Writers on the Range: A modest proposal for 2015
January 22, 2015
In 1729, Jonathan Swift published the most famous satirical essay in the English language: "A Modest Proposal for Preventing the Children of Poor People in Ireland from Being a Burden to Their Parents or Country, and for Making Them Beneficial to the Public." And what was Swift's proposal? Merely that the 1-year-old children of indigents be eaten, thus solving the problems of poverty and overpopulation at a stroke.
Poverty and overpopulation are still with us, of course, but sadly, such bold ideas to solve these problems are in short supply today. Meanwhile, the world's current level of 7 billion is straining resources to the limit. Certainly the Earth cannot support in health and comfort the 9 billion expected to swarm upon its surface by midcentury. Action must be taken — immediate, forceful action — to reduce the human population and rebalance the planet before it is too late. No person of good conscience can view televised scenes of squalor in the teeming cities of Africa and Asia — and even, if reports are to be believed, in parts of our own country — without feeling called upon to make a difference.
Fortunately, thanks to the generative genius of capitalism, the fossil fuel industry is positioned to solve this problem, while simultaneously generating good-paying jobs and unimaginable amounts of money. The release of greenhouse gases by this industry has already set the world on a trajectory toward irreversible climate change, which will ultimately bring about the population readjustment that all thinking people wish for. And companies from ExxonMobil to BP to Koch Industries to Syncrude stand ready to do so much more.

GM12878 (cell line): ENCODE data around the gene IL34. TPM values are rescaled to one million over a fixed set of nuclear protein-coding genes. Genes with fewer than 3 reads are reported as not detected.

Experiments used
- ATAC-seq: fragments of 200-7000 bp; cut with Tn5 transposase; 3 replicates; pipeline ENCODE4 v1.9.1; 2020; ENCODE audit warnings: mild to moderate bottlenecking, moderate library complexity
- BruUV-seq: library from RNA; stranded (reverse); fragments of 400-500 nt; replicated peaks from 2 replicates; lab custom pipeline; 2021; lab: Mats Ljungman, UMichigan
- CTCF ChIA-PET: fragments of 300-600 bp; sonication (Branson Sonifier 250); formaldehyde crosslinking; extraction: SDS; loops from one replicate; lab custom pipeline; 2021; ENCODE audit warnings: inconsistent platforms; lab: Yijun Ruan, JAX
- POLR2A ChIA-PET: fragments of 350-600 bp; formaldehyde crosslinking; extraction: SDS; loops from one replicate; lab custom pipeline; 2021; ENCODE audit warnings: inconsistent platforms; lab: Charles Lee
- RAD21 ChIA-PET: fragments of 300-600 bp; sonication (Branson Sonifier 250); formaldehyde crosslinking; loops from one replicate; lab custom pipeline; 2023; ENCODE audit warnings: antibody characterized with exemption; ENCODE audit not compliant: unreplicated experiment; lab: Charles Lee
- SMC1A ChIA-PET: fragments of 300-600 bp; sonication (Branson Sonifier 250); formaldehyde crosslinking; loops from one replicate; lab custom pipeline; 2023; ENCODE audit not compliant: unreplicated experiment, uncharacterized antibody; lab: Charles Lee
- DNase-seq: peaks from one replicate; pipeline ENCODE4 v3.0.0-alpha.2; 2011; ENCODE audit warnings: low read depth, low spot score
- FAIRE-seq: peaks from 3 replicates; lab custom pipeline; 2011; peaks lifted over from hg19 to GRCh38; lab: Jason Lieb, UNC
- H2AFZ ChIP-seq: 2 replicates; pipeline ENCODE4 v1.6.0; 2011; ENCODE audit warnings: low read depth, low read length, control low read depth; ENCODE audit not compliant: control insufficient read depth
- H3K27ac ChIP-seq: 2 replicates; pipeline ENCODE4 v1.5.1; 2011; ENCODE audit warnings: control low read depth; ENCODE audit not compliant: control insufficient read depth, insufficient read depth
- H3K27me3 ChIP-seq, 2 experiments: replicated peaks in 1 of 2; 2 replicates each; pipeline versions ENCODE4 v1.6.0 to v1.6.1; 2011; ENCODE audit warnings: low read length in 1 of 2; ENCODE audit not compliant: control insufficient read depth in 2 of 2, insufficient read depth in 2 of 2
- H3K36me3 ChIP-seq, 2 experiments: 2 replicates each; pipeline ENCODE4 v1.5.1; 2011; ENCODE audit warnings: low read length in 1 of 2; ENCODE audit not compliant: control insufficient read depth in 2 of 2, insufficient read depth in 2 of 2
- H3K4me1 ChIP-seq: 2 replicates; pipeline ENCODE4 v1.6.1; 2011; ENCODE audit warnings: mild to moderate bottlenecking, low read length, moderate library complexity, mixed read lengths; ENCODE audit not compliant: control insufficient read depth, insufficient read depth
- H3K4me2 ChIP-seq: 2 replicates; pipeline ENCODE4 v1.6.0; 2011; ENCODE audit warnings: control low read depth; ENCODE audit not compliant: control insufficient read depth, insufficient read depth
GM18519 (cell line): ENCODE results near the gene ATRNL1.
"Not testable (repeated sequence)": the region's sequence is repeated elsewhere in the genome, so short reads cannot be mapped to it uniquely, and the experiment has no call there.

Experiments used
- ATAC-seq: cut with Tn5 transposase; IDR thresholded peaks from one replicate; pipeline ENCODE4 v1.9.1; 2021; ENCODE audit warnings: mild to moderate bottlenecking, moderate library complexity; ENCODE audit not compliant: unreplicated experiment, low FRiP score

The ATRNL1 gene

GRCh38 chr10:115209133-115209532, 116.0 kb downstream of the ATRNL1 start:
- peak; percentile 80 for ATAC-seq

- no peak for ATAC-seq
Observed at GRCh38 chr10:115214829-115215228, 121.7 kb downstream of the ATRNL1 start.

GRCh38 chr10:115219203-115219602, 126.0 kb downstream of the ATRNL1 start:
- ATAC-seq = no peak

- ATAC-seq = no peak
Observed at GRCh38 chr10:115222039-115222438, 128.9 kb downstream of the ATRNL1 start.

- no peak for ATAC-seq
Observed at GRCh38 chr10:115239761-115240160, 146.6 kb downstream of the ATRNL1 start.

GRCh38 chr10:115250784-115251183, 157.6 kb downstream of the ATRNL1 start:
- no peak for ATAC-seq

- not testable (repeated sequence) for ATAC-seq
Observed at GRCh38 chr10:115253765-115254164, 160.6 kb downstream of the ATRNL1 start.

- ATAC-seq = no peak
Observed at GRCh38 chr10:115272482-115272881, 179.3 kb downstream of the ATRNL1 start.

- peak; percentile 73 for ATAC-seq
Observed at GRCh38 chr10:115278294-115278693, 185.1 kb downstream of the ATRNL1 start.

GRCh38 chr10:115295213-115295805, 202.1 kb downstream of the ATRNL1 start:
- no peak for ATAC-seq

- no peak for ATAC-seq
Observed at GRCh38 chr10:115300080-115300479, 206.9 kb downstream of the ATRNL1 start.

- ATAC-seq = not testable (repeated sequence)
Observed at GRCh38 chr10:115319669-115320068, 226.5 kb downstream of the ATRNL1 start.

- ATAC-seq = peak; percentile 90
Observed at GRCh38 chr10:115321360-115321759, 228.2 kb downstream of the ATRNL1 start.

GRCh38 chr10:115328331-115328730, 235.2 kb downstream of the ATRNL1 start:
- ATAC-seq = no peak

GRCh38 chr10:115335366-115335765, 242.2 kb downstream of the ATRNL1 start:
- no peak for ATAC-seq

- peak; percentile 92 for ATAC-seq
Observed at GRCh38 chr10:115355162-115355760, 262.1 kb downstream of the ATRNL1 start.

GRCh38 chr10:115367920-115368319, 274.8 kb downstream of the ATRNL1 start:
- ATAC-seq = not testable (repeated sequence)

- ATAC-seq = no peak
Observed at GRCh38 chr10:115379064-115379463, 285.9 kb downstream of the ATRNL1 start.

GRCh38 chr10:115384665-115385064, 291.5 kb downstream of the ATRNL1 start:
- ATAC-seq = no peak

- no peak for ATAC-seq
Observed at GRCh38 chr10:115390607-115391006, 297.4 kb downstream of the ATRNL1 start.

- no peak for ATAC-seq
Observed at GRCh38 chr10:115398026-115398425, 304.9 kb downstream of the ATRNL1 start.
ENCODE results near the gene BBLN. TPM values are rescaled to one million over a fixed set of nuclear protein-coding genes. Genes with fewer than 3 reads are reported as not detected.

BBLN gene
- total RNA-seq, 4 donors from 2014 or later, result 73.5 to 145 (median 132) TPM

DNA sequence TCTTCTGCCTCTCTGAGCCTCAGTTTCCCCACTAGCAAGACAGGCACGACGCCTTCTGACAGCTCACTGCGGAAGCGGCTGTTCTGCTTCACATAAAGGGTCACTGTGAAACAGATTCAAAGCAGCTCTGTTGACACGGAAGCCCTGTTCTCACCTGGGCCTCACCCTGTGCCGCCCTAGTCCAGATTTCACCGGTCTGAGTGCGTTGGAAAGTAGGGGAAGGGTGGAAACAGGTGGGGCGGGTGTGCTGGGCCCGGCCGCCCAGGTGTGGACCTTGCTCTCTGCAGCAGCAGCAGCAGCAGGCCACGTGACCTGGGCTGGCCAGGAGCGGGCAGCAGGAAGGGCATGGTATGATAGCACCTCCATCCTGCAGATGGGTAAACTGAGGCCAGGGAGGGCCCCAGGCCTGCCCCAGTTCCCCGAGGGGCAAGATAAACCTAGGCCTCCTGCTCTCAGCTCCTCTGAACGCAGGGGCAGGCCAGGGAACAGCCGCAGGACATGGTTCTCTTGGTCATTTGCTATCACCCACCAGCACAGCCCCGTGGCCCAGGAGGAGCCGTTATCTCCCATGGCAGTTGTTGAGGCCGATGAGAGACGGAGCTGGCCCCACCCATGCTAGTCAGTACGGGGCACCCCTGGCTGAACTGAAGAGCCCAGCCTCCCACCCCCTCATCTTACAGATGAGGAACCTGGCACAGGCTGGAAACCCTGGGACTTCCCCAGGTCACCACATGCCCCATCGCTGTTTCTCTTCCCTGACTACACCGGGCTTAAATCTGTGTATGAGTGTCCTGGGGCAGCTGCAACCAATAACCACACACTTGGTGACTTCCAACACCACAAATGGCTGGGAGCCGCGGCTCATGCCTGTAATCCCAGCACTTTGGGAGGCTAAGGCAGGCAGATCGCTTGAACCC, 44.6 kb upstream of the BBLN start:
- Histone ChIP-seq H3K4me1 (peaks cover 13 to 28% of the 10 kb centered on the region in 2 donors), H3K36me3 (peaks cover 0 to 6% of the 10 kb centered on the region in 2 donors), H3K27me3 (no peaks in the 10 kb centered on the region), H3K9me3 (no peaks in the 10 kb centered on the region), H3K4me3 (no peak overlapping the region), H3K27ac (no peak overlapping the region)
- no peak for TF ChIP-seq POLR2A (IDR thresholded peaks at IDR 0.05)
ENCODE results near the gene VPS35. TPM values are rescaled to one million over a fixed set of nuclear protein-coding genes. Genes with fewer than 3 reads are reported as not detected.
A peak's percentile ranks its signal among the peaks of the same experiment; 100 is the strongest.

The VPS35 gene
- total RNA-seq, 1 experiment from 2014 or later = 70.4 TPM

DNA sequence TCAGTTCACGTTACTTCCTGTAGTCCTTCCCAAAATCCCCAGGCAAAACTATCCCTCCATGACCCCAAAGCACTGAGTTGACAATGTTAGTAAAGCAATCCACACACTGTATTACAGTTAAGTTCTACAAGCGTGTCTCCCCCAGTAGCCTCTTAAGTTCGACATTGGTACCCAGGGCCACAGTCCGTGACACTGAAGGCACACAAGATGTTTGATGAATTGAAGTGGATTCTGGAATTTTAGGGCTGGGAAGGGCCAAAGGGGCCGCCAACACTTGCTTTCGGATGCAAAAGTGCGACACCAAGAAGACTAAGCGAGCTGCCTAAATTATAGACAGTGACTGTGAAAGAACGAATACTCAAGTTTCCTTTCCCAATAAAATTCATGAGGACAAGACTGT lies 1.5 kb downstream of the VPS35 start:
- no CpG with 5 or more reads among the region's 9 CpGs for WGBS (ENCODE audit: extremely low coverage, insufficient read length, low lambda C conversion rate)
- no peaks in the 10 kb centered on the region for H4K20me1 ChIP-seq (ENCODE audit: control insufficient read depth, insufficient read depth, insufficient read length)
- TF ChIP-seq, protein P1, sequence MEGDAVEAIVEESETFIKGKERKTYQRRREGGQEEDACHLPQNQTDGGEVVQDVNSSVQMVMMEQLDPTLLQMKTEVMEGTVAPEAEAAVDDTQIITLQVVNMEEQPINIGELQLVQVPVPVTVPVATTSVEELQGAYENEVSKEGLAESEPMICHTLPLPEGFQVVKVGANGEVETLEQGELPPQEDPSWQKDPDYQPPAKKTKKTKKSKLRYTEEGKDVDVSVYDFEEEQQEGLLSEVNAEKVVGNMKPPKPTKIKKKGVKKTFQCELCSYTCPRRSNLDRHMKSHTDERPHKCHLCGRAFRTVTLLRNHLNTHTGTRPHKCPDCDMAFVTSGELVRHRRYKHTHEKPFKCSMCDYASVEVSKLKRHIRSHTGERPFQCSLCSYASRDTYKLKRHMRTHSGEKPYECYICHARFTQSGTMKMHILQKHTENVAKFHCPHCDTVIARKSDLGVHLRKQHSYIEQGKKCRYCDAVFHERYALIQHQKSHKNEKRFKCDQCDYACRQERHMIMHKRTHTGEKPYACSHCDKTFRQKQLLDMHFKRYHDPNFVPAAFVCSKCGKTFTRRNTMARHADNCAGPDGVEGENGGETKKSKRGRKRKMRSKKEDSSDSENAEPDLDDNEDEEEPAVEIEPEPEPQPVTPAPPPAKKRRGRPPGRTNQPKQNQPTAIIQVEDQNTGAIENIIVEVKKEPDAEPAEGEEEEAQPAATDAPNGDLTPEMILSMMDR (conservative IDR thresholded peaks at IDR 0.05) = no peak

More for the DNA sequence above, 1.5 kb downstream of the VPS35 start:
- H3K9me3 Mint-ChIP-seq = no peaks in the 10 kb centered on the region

However, through no fault of their own, these corporations have not been as effective as they might be. Last year, barely over a million acres of new oil and gas leases were sold on America's public lands, and the industry was forced to make due with only $18.5 billion in government subsidies. Meanwhile, endless red tape has imposed restrictive regulations on emissions, delayed the construction of essential pipelines like the Keystone XL and waged a pitiless War on Coal. President Obama even signed an emissions-reducing deal with China. It is obvious to all sensible people that this is going in exactly the wrong direction.
My proposal is simply this: Set the fossil fuel industry free. Open the valves fully on greenhouse gas emissions.
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My modest proposal is simply this: Set the fossil fuel industry free. Open the valves fully on greenhouse gas emissions. The near-term profits will be immense. In the slightly longer term (after most of our generation are safely off the stage), this plan will produce a bracing readjustment of Earth's ecological systems, resulting in much-needed population reduction through droughts, crop failures and coastal inundation. And don't worry about your children or grandchildren. Surely the wealth they inherit will insulate them from whatever unpleasantness may come in the overpopulated parts of the world.
I acknowledge that there are a few misguided individuals who will urge a different course. They fancifully suggest that carbon emissions be immediately and drastically reduced, with the goal of keeping atmospheric CO2 below 450 parts per million. This is the threshold that international climate negotiators have identified as providing a 50 percent chance of avoiding the impacts of catastrophic climate change. The level is almost 400 ppm today. To keep it below 450 ppm would cost the fossil fuel industry the equivalent of $28 trillion in revenues over the next two decades, according to published estimates. The only possible response to such an idea is a hearty laugh. When in the history of the world have corporations or governments passed up such wealth?
Nothing makes me angrier than those self-righteous "greens," who profess to love the Earth, but who do nothing but fiddle about with this little regulation here, that little lawsuit there, and never talk about population at all. To use a well-worn phrase, they are merely rearranging deck chairs on the Titanic. I say, aim the Titanic straight at that rapidly melting iceberg! Throw more coal into the boilers! Full steam ahead! The Earth will thank us.
Pepper Trail is a contributor to Writers on the Range, a column service of High Country News (hcn.org). A writer and naturalist, he is co-author of "Shifting Patterns: Meditations on Climate Change in Southern Oregon's Rogue Valley" (www.shiftingpatterns.org). He lives in Ashland, Oregon.
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